[dns-operations] creeping poorness of judgement

Paul Vixie paul at redbarn.org
Sat Mar 14 03:04:15 UTC 2020

oh my great goodness. in RFC 7208 we have this:

3.3.  Multiple Strings in a Single DNS Record

    As defined in [RFC1035], Sections 3.3 and 3.3.14, a single text DNS
    record can be composed of more than one string.  If a published
    record contains multiple character-strings, then the record MUST be
    treated as if those strings are concatenated together without adding
    spaces.  For example:

       IN TXT "v=spf1 .... first" "second string..."

    is equivalent to:

       IN TXT "v=spf1 .... firstsecond string..."

    TXT records containing multiple strings are useful in constructing
    records that would exceed the 255-octet maximum length of a
    character-string within a single TXT record.

note the lack of a space between the word "first" and the word "second". 
this means:

> _spf.tisf.net.          120     IN      TXT     "v=spf1" "ip4:" "ip6:2001:4f8:3::/48" "ip4:" "ip6:2001:559:8000::/48" "-all"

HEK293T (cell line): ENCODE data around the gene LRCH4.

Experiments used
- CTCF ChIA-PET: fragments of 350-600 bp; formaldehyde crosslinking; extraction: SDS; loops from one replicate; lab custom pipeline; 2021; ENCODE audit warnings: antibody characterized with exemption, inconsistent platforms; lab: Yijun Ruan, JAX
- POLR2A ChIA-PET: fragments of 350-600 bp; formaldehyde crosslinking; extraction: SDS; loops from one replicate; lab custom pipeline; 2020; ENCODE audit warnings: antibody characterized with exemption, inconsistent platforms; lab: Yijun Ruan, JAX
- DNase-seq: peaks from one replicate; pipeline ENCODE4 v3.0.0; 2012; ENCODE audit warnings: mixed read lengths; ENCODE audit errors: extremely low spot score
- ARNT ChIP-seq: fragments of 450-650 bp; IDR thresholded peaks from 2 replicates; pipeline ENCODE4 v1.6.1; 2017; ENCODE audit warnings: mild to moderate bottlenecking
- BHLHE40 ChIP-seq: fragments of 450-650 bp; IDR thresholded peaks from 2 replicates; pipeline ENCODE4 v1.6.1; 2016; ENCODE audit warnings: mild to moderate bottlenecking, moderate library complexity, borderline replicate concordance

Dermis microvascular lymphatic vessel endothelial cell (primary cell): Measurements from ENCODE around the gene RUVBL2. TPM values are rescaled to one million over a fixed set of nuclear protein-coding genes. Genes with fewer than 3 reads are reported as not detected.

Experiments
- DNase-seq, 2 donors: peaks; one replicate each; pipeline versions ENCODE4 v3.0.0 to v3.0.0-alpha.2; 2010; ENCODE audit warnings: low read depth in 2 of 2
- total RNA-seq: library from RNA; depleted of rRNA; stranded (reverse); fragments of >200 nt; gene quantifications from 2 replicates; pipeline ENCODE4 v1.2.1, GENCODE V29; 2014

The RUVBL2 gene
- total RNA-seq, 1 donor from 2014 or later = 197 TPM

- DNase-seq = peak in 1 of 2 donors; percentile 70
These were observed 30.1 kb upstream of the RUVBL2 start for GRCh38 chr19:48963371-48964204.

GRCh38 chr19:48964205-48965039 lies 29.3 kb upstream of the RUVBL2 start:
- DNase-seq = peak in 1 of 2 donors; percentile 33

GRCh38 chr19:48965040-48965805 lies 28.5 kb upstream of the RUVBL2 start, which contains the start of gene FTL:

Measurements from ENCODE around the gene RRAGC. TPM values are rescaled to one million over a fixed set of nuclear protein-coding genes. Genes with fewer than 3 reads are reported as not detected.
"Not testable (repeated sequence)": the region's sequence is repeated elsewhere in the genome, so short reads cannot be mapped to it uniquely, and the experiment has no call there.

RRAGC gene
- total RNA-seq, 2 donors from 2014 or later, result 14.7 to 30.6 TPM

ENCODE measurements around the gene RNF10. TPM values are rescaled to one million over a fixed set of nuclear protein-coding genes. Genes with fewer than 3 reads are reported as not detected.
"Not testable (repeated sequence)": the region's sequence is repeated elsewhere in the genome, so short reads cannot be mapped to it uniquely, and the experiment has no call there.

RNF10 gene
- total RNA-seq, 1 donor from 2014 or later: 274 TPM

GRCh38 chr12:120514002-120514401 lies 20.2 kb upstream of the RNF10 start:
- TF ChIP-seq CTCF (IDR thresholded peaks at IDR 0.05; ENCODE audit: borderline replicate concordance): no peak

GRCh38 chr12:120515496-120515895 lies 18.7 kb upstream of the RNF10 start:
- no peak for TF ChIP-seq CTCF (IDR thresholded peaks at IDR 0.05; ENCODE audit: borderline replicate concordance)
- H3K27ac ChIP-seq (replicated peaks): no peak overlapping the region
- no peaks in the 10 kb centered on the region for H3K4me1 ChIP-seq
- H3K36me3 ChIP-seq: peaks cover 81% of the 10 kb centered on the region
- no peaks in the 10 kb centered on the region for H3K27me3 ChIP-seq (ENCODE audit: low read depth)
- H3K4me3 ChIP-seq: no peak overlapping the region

is going to get most of my mail bounced, or something. in the zone file 
this looks pretty different:

> _spf                    TXT     ( v=spf1
>                  ip4: ip6:2001:4f8:3::/48
>                  ip4: ip6:2001:559:8000::/48
>                  -all )

if anybody is within shouting distance of joe abley, tell him i probably 
can't answer his hopcount.ca e-mail any more. yes, i know that some name 
server implementations break strings at 255-character blocks. i fixed 
that in BIND 4.9 back in 1992. a correct name server interprets a zone 
file having ( and ) as shown.

"creeping poorness of judgement" means that in internet standards, as 
with autonomous vehicles, it's nobody's fault when a crash happens.


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